A refracting telescope (also called a refractor) is a type of optical telescope that uses a lens as its objective to form an image (also referred to a dioptric telescope). The refracting telescope design was originally used in spy glasses and astronomical telescopes but is also used for long focus camera lenses. Although large refracting telescopes were very popular in the second half of the 19th century, for most research purposes the refracting telescope has been superseded by the reflecting telescope which allows larger apertures. A refractor's magnification is calculated by dividing the focal length of the objective lens by that of the eyepiece.


A reflecting telescope (also called a reflector) is an optical telescope which uses a single or combination of curved mirrors that reflect light and form an image. The reflecting telescope was invented in the 17th century as an alternative to the refracting telescope which, at that time, was a design that suffered from severe chromatic aberration. Although reflecting telescopes produce other types of optical aberrations, it is a design that allows for very large diameter objectives. Almost all of the major telescopes used in astronomy research are reflectors. Reflecting telescopes come in many design variations and may employ extra optical elements to improve image quality or place the image in a mechanically advantageous position. Since reflecting telescopes use mirrors, the design is sometimes referred to as a "catoptric" telescope.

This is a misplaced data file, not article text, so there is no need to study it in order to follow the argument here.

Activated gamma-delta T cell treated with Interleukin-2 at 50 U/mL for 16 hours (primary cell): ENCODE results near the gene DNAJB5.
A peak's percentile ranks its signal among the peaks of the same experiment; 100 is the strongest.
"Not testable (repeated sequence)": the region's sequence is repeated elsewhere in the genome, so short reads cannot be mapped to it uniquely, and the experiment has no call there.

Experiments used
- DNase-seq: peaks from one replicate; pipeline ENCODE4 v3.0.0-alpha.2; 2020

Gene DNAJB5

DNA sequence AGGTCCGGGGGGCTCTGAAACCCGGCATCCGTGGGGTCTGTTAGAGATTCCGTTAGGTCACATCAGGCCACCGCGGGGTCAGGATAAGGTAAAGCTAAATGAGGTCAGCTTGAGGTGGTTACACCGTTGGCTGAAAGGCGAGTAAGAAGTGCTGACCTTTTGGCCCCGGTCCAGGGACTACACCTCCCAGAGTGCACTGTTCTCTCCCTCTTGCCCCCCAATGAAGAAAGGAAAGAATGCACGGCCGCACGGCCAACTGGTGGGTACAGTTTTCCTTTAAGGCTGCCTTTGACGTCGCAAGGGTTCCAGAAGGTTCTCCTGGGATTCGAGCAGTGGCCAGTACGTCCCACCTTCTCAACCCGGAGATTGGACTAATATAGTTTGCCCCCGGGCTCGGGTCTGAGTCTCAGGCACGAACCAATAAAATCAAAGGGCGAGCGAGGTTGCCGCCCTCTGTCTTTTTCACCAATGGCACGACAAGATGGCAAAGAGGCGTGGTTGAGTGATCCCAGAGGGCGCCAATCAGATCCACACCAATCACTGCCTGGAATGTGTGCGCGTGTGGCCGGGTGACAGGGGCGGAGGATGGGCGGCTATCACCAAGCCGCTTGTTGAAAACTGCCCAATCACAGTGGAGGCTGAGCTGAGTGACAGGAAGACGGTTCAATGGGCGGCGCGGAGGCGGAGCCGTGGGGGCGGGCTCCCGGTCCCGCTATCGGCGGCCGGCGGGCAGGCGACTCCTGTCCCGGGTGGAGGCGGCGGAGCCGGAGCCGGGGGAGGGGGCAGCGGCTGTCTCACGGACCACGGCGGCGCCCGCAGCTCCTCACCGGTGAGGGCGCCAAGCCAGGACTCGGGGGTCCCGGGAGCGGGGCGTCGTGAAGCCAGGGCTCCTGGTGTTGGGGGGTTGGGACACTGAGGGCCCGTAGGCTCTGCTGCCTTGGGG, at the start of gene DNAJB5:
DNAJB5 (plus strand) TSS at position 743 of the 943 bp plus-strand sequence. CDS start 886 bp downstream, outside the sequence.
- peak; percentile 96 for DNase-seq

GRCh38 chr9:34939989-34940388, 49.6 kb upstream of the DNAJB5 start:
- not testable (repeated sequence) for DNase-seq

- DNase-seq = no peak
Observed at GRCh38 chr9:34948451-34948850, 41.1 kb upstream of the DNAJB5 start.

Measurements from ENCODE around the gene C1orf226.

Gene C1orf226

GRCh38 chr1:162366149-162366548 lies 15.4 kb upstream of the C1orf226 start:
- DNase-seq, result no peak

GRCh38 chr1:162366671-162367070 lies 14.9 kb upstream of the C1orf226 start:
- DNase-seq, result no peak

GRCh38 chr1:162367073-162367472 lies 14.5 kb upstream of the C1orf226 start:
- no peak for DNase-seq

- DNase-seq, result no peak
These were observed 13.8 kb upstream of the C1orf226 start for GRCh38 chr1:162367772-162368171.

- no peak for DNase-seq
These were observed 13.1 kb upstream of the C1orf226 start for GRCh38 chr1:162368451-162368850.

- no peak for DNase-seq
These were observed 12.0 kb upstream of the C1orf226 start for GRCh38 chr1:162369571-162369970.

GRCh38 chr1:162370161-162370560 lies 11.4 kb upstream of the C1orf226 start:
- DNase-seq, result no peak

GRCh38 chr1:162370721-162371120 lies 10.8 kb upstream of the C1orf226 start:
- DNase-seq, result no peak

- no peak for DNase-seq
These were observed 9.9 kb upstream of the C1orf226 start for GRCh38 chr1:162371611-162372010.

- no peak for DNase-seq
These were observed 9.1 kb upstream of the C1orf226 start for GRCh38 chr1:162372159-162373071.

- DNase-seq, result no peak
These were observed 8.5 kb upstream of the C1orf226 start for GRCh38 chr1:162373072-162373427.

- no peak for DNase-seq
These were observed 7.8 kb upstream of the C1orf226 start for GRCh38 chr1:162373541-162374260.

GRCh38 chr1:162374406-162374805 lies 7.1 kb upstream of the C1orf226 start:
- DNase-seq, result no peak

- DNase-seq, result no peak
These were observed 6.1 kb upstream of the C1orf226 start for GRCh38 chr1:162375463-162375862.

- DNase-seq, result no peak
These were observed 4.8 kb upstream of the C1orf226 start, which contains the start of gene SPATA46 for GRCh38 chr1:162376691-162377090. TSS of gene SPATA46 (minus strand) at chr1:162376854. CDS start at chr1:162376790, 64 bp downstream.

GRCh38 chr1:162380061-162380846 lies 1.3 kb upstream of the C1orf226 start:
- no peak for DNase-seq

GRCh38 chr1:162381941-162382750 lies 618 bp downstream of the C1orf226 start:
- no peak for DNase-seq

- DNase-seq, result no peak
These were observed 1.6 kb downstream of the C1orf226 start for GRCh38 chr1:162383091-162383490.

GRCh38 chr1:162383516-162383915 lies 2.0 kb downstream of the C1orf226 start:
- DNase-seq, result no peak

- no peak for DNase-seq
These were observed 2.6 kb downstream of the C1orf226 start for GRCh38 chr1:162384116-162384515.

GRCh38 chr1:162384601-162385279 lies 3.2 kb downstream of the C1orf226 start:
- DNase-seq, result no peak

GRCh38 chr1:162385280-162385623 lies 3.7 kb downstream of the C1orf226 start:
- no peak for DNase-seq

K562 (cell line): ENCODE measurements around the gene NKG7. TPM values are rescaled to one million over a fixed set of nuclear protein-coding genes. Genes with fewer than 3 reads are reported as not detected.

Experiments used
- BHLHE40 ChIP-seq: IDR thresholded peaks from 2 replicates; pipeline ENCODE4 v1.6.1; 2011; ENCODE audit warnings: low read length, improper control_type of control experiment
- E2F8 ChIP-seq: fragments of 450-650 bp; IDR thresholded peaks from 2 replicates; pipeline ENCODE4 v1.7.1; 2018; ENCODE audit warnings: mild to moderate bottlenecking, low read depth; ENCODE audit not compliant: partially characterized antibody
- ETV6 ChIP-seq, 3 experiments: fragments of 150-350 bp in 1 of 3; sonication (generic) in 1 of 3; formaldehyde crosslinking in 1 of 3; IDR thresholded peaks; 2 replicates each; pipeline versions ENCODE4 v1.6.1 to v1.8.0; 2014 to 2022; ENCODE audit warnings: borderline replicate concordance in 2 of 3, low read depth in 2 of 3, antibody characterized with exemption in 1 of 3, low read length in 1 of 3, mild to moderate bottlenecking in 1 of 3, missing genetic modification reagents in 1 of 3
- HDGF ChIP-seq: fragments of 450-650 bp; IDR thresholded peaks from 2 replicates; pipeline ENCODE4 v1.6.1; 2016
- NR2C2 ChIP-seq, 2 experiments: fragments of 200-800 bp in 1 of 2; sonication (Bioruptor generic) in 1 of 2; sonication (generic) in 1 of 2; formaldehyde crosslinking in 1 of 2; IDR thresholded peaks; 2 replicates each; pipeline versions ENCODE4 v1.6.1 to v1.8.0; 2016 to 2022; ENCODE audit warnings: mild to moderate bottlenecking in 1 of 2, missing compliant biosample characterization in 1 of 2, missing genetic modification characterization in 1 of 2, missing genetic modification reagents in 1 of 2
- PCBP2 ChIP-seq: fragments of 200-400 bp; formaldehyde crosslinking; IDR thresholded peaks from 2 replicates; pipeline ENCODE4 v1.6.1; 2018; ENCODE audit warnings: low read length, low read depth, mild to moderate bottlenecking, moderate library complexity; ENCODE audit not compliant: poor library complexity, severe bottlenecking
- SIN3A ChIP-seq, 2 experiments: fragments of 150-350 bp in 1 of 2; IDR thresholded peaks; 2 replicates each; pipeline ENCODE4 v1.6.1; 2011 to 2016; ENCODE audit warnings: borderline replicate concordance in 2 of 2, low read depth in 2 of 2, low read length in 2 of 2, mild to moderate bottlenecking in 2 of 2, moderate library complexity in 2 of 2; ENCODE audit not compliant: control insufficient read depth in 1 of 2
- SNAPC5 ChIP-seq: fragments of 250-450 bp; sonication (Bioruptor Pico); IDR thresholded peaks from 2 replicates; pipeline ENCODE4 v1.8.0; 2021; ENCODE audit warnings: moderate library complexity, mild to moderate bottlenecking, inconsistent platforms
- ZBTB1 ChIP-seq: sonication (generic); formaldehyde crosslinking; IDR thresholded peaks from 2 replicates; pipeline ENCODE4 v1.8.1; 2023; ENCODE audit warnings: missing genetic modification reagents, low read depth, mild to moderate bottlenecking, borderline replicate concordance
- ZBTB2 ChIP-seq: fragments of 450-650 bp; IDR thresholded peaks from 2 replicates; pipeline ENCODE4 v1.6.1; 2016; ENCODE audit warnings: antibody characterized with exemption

Catadioptric telescopes are optical telescopes that combine specifically shaped mirrors and lenses to form an image. This is usually done so that the telescope can have an overall greater degree of error correction than their all lens or mirror counterparts with a consequently wider aberration-free field of view. Their designs can have simple all spherical surfaces and can take advantage of a folded optical path that reduces the mass of the telescope, making them easier to manufacture. Many types employ “correctors”, a lens or curved mirror in a combined image-forming optical system so that the reflective or refractive element can correct the aberrations produced by its counterpart.